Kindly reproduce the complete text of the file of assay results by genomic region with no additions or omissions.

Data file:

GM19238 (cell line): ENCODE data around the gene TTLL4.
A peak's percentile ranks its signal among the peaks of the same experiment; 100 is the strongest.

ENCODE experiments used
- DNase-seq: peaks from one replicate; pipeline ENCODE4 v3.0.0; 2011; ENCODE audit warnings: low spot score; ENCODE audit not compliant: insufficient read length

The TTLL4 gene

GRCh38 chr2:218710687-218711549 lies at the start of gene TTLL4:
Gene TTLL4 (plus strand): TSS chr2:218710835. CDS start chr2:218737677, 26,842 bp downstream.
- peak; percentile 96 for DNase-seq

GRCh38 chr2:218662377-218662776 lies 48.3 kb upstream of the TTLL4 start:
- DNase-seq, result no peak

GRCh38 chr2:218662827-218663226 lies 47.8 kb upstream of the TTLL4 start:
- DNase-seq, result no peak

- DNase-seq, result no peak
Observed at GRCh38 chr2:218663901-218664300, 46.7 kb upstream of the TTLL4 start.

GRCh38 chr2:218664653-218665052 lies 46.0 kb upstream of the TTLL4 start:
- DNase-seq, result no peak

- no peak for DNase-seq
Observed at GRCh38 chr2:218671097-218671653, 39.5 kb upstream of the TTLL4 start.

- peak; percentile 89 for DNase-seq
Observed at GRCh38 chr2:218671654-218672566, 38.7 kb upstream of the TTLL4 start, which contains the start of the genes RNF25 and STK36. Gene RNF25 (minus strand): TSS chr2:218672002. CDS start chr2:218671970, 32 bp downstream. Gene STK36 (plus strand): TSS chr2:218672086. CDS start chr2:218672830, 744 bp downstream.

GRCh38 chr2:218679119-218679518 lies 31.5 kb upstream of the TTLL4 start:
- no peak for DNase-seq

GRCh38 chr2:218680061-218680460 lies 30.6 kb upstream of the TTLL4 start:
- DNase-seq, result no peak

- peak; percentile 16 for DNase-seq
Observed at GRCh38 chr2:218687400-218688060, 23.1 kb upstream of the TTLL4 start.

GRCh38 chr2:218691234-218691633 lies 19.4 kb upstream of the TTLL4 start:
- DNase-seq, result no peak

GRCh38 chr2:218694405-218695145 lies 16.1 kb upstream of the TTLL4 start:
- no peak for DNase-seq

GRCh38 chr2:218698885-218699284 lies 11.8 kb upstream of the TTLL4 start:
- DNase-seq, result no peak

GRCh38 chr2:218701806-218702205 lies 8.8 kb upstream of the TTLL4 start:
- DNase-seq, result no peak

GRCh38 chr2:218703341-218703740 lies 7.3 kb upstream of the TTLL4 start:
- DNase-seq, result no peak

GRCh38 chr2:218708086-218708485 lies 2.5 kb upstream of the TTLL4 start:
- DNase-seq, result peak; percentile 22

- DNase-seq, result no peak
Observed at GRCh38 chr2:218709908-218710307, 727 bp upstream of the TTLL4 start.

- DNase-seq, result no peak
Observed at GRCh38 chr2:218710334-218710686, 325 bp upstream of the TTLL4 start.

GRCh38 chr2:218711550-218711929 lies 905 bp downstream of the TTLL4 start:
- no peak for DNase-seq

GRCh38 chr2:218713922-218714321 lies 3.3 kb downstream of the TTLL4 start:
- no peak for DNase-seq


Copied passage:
GM19238 (cell line): ENCODE data around the gene TTLL4.
A peak's percentile ranks its signal among the peaks of the same experiment; 100 is the strongest.

ENCODE experiments used
- DNase-seq: peaks from one replicate; pipeline ENCODE4 v3.0.0; 2011; ENCODE audit warnings: low spot score; ENCODE audit not compliant: insufficient read length

The TTLL4 gene

GRCh38 chr2:218710687-218711549 lies at the start of gene TTLL4:
Gene TTLL4 (plus strand): TSS chr2:218710835. CDS start chr2:218737677, 26,842 bp downstream.
- peak; percentile 96 for DNase-seq

GRCh38 chr2:218662377-218662776 lies 48.3 kb upstream of the TTLL4 start:
- DNase-seq, result no peak

GRCh38 chr2:218662827-218663226 lies 47.8 kb upstream of the TTLL4 start:
- DNase-seq, result no peak

- DNase-seq, result no peak
Observed at GRCh38 chr2:218663901-218664300, 46.7 kb upstream of the TTLL4 start.

GRCh38 chr2:218664653-218665052 lies 46.0 kb upstream of the TTLL4 start:
- DNase-seq, result no peak

- no peak for DNase-seq
Observed at GRCh38 chr2:218671097-218671653, 39.5 kb upstream of the TTLL4 start.

- peak; percentile 89 for DNase-seq
Observed at GRCh38 chr2:218671654-218672566, 38.7 kb upstream of the TTLL4 start, which contains the start of the genes RNF25 and STK36. Gene RNF25 (minus strand): TSS chr2:218672002. CDS start chr2:218671970, 32 bp downstream. Gene STK36 (plus strand): TSS chr2:218672086. CDS start chr2:218672830, 744 bp downstream.

GRCh38 chr2:218679119-218679518 lies 31.5 kb upstream of the TTLL4 start:
- no peak for DNase-seq

GRCh38 chr2:218680061-218680460 lies 30.6 kb upstream of the TTLL4 start:
- DNase-seq, result no peak

- peak; percentile 16 for DNase-seq
Observed at GRCh38 chr2:218687400-218688060, 23.1 kb upstream of the TTLL4 start.

GRCh38 chr2:218691234-218691633 lies 19.4 kb upstream of the TTLL4 start:
- DNase-seq, result no peak

GRCh38 chr2:218694405-218695145 lies 16.1 kb upstream of the TTLL4 start:
- no peak for DNase-seq

GRCh38 chr2:218698885-218699284 lies 11.8 kb upstream of the TTLL4 start:
- DNase-seq, result no peak

GRCh38 chr2:218701806-218702205 lies 8.8 kb upstream of the TTLL4 start:
- DNase-seq, result no peak

GRCh38 chr2:218703341-218703740 lies 7.3 kb upstream of the TTLL4 start:
- DNase-seq, result no peak

GRCh38 chr2:218708086-218708485 lies 2.5 kb upstream of the TTLL4 start:
- DNase-seq, result peak; percentile 22

- DNase-seq, result no peak
Observed at GRCh38 chr2:218709908-218710307, 727 bp upstream of the TTLL4 start.

- DNase-seq, result no peak
Observed at GRCh38 chr2:218710334-218710686, 325 bp upstream of the TTLL4 start.

GRCh38 chr2:218711550-218711929 lies 905 bp downstream of the TTLL4 start:
- no peak for DNase-seq

GRCh38 chr2:218713922-218714321 lies 3.3 kb downstream of the TTLL4 start:
- no peak for DNase-seq